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  • Writer's pictureRabbi Jeffrey L. Falick


Some of you might have heard that I am what is called an “anglophile.” It's true. I have always had a fascination for all things England. (I attribute it to my Jewish but very British great-grandmother of blessed memory.) So naturally I was one of the many who tuned in (streamed in?) to the coronation on Saturday. I actually watched a recording because sleep and Torah class took precedence.

As you’ve probably heard, the ceremony was considerably slimmed down from the four-hour 1953 coronation of Elizabeth II to just a bit over an hour. Aside from some much-needed wider participation from non-Christians and even a nod to non-believers, it was every bit the anachronistic religious spectacle I expected. But anglophile and student of religious history and spectacles that I am, I was absorbed by the ways it reflected England’s weird history of intermingling religion and state.

First, some background. As in most European kingdoms throughout Christendom, the English monarchy was always thoroughly intertwined with—and at times at odds with—Catholic religious authority. Yet unlike most other kingdoms, England’s monarchs, and ultimately its people, rid themselves of their turbulent priests rather precipitously.* It started, of course, with Henry VIII whose primary concern was to annul his marriage. But it aligned him with those who wanted to rid themselves of what they saw as the repressive foreign influence of Rome.

England was not alone in challenging Rome. The Protestant Reformation was a pan-European phenomenon. Yet England’s reformation was different in a number of ways. One of these was just how political it was. What began with leaving the Catholic Church (after some backsliding with Mary I) soon led to a massive British-Isles-wide civil war culminating in the beheading of King Charles I in 1649. To this day historians find it difficult to sum up all of the elements of that war. The best explanation I can provide in this space is that it was fought between Parliament and the king and was simultaneously about religious freedom, monarchical tyranny, the divine rights of kings, and the supremacy (or not) of Parliament. In other words, a lot of things.

After the war England became a (short-lived) republic ruled by a very repressive Protestant Parliament under “Lord Protector” Oliver Cromwell.** Before a dozen years had passed, Cromwell died and the monarchy resumed under King Charles II. Though he was a much more pleasant sort than Cromwell or his father, he still insisted upon his divine right as king. Even so, it was Parliament who called him back and it would be Parliament that would ultimately win the power struggle.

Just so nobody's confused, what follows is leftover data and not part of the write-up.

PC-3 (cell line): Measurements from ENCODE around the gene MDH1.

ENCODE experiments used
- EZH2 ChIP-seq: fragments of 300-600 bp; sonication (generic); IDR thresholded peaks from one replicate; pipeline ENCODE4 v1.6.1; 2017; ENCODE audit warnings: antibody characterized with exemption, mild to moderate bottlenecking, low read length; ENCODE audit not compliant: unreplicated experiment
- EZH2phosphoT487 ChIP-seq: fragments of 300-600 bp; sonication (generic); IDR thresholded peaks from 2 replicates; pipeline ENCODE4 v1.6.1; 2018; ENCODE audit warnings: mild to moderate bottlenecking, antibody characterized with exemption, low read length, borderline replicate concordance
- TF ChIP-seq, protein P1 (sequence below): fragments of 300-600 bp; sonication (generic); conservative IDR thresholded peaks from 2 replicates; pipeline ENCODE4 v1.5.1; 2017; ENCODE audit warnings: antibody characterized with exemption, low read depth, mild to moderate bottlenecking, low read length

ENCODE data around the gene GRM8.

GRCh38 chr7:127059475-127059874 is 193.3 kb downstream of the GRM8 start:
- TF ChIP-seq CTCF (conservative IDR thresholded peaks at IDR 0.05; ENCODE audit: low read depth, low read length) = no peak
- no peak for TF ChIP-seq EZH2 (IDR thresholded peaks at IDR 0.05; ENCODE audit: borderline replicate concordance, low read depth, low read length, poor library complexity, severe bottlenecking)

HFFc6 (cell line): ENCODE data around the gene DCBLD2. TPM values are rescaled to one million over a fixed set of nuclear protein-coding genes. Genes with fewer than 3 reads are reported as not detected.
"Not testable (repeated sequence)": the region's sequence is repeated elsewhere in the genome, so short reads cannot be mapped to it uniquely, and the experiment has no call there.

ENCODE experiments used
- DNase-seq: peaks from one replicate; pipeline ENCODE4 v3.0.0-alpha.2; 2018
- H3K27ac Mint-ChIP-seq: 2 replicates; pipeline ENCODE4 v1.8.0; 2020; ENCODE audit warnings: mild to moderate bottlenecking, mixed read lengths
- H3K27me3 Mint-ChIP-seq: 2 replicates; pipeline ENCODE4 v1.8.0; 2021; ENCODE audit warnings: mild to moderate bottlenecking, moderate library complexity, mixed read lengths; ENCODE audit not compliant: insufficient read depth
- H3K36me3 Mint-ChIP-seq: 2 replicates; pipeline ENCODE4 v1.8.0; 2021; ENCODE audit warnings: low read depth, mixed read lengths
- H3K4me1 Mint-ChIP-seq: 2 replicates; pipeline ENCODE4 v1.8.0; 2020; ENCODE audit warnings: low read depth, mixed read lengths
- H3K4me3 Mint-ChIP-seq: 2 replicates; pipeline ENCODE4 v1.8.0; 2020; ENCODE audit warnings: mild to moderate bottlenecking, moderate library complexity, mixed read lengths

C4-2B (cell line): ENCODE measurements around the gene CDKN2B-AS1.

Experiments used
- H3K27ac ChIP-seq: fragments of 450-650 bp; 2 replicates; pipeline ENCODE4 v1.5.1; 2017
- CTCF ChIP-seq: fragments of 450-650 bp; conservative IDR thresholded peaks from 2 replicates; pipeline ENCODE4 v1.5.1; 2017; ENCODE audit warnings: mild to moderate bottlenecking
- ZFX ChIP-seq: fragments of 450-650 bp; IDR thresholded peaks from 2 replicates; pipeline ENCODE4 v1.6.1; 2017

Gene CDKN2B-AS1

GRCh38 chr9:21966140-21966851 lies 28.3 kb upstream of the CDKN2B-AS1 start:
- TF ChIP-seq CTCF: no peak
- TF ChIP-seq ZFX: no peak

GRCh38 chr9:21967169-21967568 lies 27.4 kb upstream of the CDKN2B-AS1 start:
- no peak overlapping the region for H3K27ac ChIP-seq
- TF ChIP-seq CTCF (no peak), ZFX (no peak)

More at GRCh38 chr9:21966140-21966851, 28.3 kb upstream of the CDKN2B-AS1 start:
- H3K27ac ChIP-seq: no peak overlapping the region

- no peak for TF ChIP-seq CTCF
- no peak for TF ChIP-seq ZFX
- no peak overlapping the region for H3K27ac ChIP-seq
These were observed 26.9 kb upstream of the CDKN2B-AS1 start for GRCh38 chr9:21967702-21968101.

What happened next is probably my favorite historical event of all time. Just like the British Civil War it was all about religion and yet ultimately not about religion at all. Here’s what happened.

Throughout his reign, Charles II, though publicly a Protestant, was suspected of being a secret Catholic. But as long as he followed Parliament’s official Protestants-only policy for kings, he was welcome to reign. The same would not be true of his only heir, his openly Catholic brother James. So when Charles died, leaving the throne to that brother, Parliamentary power was put to the test. And that’s when what seemed to be a religious power struggle—even to the participants!—became a signal moment in the history of democracy. After four short years under King James II, Parliament had enough, leading them to do the bizarrely unthinkable by inviting rival Holland’s William of Orange to invade their country! Following a swift “surrender” William and his wife Mary (James’ suitably Protestant daughter) were jointly offered the throne on condition of accepting a Declaration of Rights, framed by Parliament, which forever limited royal power. It spelled the beginning of the end of the divine right kings, ushering in the era of the democratic constitutional monarchy. Historians call it “the Glorious Revolution.”